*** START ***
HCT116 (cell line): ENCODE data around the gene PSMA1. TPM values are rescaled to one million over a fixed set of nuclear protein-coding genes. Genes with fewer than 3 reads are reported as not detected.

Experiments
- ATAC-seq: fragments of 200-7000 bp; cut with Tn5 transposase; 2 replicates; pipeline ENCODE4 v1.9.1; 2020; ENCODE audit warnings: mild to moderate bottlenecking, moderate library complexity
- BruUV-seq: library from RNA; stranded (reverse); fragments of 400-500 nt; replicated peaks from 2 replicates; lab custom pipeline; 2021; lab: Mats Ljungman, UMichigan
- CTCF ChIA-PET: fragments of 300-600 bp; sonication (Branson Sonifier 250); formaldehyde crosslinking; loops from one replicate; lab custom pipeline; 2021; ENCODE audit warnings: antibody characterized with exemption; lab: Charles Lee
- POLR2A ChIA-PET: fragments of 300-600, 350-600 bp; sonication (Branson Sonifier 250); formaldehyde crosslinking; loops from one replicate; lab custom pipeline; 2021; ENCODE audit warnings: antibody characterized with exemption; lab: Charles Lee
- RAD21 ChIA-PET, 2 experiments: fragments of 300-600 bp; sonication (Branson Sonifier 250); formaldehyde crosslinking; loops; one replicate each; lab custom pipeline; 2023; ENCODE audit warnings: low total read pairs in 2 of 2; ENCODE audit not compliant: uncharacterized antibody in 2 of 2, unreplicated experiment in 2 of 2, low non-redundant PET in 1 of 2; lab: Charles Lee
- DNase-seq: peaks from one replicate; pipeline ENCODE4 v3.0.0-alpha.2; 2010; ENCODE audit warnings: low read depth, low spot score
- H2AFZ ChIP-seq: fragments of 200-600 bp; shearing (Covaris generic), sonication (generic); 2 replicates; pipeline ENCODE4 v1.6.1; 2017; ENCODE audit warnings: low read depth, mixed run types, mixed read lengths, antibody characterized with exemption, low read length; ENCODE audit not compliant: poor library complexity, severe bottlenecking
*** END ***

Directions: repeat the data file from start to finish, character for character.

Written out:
HCT116 (cell line): ENCODE data around the gene PSMA1. TPM values are rescaled to one million over a fixed set of nuclear protein-coding genes. Genes with fewer than 3 reads are reported as not detected.

Experiments
- ATAC-seq: fragments of 200-7000 bp; cut with Tn5 transposase; 2 replicates; pipeline ENCODE4 v1.9.1; 2020; ENCODE audit warnings: mild to moderate bottlenecking, moderate library complexity
- BruUV-seq: library from RNA; stranded (reverse); fragments of 400-500 nt; replicated peaks from 2 replicates; lab custom pipeline; 2021; lab: Mats Ljungman, UMichigan
- CTCF ChIA-PET: fragments of 300-600 bp; sonication (Branson Sonifier 250); formaldehyde crosslinking; loops from one replicate; lab custom pipeline; 2021; ENCODE audit warnings: antibody characterized with exemption; lab: Charles Lee
- POLR2A ChIA-PET: fragments of 300-600, 350-600 bp; sonication (Branson Sonifier 250); formaldehyde crosslinking; loops from one replicate; lab custom pipeline; 2021; ENCODE audit warnings: antibody characterized with exemption; lab: Charles Lee
- RAD21 ChIA-PET, 2 experiments: fragments of 300-600 bp; sonication (Branson Sonifier 250); formaldehyde crosslinking; loops; one replicate each; lab custom pipeline; 2023; ENCODE audit warnings: low total read pairs in 2 of 2; ENCODE audit not compliant: uncharacterized antibody in 2 of 2, unreplicated experiment in 2 of 2, low non-redundant PET in 1 of 2; lab: Charles Lee
- DNase-seq: peaks from one replicate; pipeline ENCODE4 v3.0.0-alpha.2; 2010; ENCODE audit warnings: low read depth, low spot score
- H2AFZ ChIP-seq: fragments of 200-600 bp; shearing (Covaris generic), sonication (generic); 2 replicates; pipeline ENCODE4 v1.6.1; 2017; ENCODE audit warnings: low read depth, mixed run types, mixed read lengths, antibody characterized with exemption, low read length; ENCODE audit not compliant: poor library complexity, severe bottlenecking